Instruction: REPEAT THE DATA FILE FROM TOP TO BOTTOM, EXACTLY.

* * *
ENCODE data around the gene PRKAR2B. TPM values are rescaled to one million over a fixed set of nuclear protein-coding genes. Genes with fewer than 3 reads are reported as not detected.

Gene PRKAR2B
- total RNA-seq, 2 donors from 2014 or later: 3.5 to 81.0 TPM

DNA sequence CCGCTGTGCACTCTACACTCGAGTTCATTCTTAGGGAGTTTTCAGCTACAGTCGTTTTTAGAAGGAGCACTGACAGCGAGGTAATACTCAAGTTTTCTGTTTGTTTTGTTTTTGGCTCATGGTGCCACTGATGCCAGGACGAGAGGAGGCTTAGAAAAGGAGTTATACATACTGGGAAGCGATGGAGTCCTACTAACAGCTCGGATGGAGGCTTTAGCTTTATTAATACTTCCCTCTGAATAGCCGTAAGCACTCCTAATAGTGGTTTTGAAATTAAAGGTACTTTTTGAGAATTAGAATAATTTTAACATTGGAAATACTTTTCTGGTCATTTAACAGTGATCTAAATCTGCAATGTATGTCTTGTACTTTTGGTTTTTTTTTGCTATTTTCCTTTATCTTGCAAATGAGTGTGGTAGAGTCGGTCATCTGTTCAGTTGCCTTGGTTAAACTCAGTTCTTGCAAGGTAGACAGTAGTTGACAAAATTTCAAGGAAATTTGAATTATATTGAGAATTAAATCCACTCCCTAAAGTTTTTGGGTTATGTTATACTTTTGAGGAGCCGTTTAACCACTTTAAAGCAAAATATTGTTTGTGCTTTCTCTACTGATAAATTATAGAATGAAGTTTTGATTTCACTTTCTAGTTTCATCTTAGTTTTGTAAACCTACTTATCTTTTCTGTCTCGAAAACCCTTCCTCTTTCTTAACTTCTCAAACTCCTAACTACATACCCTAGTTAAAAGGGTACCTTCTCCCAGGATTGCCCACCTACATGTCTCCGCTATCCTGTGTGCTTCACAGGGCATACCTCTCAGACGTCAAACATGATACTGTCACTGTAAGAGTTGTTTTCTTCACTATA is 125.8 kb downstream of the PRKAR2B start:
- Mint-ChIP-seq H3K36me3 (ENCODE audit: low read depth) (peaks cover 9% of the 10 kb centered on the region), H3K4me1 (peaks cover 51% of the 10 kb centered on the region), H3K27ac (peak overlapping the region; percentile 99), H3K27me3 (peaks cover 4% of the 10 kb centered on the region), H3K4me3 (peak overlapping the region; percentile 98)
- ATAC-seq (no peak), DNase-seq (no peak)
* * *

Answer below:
ENCODE data around the gene PRKAR2B. TPM values are rescaled to one million over a fixed set of nuclear protein-coding genes. Genes with fewer than 3 reads are reported as not detected.

Gene PRKAR2B
- total RNA-seq, 2 donors from 2014 or later: 3.5 to 81.0 TPM

DNA sequence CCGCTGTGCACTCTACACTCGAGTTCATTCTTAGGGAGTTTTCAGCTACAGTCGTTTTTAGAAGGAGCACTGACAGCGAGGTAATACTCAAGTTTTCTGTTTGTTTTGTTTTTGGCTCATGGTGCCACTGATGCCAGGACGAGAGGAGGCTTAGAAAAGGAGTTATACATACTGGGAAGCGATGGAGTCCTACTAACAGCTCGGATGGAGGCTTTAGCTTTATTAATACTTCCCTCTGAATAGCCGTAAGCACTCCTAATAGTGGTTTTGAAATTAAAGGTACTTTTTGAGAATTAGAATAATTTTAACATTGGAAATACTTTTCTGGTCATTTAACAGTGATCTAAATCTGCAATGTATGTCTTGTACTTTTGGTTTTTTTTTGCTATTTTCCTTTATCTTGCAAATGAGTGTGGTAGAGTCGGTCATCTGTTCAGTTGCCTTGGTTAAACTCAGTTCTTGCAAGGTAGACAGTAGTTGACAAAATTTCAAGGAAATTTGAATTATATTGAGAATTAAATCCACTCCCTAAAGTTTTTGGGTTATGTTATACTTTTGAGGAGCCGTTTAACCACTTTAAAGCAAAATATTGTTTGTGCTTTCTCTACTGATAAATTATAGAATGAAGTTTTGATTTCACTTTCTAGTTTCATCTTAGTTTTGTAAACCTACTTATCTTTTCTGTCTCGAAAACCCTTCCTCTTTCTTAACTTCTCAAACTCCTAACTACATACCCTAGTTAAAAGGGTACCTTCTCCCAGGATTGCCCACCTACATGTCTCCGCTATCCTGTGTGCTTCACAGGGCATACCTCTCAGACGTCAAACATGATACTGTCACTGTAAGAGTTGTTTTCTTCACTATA is 125.8 kb downstream of the PRKAR2B start:
- Mint-ChIP-seq H3K36me3 (ENCODE audit: low read depth) (peaks cover 9% of the 10 kb centered on the region), H3K4me1 (peaks cover 51% of the 10 kb centered on the region), H3K27ac (peak overlapping the region; percentile 99), H3K27me3 (peaks cover 4% of the 10 kb centered on the region), H3K4me3 (peak overlapping the region; percentile 98)
- ATAC-seq (no peak), DNase-seq (no peak)